If you work in sales, or you are interested in retail, you will probably appreciate our simple markdown calculator. It will help you to determine the retail markdown and the markdown percent, or the actual selling price in the relation of the former.
If you are not sure what do these terms mean, keep reading to discover their definitions and a step-by-step tutorial of how to calculate the markdown price.
What is markdown?
Markdown is a reduction of the product price, based on the inability to sell it at the initial price or original selling price. In other words, markdown is the difference between the original retail price and the actual selling price. For example, a shirt in a clothing shop can initially cost $50. If almost no one wants to buy it at this price, it is common that a markdown (for example of 20%) is introduced.
After the markdown, the shirt costs only $40, and while the shop owner will have a lower profit on each sold shirt, he might actually sell more shirts than before. In this way, the retailer can turn the merchandise into cash faster, thus increasing the cash flow.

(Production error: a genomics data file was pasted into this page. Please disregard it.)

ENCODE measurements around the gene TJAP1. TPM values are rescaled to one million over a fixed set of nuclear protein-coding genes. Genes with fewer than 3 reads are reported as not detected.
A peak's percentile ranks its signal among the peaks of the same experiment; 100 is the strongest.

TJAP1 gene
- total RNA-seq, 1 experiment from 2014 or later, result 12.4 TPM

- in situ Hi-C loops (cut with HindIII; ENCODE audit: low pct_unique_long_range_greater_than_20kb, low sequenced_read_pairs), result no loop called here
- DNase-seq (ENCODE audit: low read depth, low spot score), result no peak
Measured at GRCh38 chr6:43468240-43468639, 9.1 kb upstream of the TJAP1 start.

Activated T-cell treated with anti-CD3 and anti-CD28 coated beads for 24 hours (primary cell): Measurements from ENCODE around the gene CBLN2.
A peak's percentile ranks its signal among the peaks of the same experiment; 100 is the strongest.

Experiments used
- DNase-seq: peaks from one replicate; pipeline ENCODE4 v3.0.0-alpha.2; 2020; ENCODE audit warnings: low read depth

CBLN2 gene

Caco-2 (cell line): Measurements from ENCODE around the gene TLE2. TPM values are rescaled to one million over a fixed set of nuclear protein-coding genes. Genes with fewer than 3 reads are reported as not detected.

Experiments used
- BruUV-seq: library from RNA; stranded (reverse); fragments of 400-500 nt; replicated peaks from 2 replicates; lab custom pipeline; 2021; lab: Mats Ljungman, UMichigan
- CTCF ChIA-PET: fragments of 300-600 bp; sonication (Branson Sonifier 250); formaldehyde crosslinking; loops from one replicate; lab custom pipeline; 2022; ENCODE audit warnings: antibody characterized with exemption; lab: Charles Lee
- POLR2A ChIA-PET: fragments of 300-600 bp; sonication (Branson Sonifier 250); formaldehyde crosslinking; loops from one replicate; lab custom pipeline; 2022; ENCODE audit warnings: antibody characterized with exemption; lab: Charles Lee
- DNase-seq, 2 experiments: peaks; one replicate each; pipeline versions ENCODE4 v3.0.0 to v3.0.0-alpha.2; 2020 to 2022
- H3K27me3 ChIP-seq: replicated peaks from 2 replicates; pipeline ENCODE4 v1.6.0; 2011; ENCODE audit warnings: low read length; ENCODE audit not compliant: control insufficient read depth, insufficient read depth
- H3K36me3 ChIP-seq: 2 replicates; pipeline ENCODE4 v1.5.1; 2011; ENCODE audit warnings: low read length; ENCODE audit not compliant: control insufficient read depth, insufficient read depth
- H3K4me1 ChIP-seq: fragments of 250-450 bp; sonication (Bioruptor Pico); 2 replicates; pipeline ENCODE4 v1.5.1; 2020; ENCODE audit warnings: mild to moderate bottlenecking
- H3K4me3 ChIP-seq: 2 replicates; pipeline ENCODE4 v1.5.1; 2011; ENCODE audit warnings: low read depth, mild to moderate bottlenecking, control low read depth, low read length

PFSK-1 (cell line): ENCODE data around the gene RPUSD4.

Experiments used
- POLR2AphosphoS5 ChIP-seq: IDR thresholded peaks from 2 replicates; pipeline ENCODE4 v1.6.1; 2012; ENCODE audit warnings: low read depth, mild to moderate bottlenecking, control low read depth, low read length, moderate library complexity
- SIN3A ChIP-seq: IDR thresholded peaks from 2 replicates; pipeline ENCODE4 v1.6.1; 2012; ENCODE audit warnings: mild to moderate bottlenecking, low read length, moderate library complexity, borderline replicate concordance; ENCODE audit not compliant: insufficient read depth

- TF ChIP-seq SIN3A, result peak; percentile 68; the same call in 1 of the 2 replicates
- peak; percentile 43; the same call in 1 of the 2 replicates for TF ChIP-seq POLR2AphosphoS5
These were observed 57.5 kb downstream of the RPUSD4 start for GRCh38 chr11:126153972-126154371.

Markdown is a bit different from a discount, which is usually offered to a specific group of people, such as students or frequent buyers. While markdowns are offered to everyone, discounts make customers feel they are treated in a special way.
Markdown calculation process
As we would like to keep this topic simple, we designed the markdown calculator by including only the most relevant variables. All you have to do is to input the initial or original selling price and set one of the three other values.
- Original selling price — The initial price, which is subject to the markdown.
- Actual selling price — The price of the product after introducing the markdown.
- Markdown — The value that corresponds to the price reduction of a particular product, from the customer perspective, it is the amount of money saved when buying the product.
- Markdown percent — It is the percentage lowering of the price of your product.
How to calculate markdown price – an example
Let's assume you have a shoe shop and purchased 20 pairs of three different (blue, green, and red) colors from the same model. After a month, you realize that costumers buy mostly the blue and green ones, but the stock of the red one remained untouched. As you don't want to keep this product on your shelves forever, you decide to use a markdown.
The original selling price for all the three kinds were $50, and you decide to introduce a 25% markdown for the red shoes.
- Begin with calculating by setting the original selling price, which is
- Then, set the markdown percent, which is
- After this, you immediately get the markdown amount and the actual selling price, which are,